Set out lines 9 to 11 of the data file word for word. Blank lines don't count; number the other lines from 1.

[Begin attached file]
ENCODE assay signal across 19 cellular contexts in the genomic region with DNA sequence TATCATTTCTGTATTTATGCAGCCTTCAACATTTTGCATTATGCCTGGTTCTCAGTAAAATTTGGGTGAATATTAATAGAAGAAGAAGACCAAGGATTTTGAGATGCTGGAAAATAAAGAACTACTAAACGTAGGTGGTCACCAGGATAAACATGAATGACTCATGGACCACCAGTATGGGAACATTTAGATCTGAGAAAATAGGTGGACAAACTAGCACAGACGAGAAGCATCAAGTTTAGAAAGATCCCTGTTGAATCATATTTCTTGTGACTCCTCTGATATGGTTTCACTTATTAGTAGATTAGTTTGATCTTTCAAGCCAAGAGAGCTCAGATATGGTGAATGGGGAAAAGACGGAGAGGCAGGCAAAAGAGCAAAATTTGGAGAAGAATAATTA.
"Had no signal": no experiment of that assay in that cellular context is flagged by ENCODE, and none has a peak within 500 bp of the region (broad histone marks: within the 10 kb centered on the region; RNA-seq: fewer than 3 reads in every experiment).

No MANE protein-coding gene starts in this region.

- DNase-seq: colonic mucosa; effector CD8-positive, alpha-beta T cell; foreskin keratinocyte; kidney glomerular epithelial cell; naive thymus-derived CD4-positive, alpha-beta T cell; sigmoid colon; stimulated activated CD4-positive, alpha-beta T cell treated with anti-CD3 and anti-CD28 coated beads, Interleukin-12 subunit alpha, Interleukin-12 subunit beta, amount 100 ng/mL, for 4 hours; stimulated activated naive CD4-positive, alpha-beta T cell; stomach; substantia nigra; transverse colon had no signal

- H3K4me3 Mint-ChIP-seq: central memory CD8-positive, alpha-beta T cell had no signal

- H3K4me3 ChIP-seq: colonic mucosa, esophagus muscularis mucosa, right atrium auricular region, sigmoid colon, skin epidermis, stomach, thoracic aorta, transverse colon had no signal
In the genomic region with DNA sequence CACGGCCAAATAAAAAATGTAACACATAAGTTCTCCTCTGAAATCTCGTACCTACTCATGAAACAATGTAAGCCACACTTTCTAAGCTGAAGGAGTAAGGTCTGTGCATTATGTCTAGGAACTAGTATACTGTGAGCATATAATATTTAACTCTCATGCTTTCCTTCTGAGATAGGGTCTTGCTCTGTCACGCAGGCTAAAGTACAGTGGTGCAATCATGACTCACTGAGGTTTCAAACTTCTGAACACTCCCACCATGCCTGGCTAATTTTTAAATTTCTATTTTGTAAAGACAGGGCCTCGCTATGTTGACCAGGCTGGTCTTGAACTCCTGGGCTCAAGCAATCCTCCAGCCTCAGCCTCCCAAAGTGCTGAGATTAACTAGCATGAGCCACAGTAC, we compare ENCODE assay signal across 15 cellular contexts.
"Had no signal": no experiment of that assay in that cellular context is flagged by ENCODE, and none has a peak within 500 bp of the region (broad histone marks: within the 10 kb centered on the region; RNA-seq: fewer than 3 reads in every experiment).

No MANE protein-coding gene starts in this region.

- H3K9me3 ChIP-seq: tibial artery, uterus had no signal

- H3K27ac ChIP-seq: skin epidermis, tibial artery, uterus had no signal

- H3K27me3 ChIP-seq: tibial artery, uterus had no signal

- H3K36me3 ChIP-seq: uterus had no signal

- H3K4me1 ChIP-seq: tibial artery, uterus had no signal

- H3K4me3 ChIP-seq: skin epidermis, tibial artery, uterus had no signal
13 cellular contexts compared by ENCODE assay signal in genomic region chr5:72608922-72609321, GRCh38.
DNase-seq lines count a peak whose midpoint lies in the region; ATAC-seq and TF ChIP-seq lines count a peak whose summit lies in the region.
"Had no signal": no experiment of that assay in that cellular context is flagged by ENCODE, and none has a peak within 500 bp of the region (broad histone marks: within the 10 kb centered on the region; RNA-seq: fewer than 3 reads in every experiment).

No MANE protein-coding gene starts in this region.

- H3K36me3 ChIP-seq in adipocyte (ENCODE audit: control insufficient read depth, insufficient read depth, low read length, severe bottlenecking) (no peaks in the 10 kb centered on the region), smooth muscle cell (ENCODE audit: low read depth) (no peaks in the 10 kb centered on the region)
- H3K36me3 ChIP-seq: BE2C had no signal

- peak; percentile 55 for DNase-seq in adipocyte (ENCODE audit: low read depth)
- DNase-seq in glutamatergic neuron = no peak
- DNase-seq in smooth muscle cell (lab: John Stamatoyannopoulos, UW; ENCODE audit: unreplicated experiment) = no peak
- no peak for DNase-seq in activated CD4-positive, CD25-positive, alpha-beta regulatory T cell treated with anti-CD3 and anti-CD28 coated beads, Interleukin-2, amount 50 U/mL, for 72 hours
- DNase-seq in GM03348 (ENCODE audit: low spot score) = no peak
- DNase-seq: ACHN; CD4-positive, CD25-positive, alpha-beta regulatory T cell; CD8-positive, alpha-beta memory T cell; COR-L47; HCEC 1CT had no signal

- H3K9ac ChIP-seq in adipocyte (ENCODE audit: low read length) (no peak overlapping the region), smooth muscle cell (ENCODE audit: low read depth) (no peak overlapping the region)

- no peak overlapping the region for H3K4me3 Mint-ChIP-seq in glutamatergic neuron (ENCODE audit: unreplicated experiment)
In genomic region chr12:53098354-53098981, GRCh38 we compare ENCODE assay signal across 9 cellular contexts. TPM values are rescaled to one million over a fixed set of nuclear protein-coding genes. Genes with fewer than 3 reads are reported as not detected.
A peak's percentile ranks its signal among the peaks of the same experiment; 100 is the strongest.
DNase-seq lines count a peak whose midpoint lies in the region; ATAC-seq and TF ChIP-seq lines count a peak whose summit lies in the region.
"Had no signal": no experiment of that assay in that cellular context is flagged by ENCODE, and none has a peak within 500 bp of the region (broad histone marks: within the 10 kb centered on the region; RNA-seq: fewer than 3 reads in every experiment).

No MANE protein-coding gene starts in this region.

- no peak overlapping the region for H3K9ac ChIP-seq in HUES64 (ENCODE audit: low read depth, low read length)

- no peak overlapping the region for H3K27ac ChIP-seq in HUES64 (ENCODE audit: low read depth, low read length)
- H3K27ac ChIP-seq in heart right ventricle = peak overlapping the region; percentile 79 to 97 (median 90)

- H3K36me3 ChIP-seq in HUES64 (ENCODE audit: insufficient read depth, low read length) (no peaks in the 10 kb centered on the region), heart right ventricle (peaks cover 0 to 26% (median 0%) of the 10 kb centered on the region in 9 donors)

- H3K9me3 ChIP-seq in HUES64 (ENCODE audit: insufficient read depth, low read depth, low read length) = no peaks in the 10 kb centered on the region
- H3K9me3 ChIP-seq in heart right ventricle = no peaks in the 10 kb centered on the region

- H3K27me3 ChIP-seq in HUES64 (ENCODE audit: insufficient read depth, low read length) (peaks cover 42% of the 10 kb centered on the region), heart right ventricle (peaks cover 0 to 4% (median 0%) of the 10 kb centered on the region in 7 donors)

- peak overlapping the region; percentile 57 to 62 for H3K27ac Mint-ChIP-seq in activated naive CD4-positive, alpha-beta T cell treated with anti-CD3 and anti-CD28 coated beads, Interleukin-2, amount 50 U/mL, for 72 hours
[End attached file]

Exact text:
No MANE protein-coding gene starts in this region.

- H3K9me3 ChIP-seq: tibial artery, uterus had no signal

- H3K27ac ChIP-seq: skin epidermis, tibial artery, uterus had no signal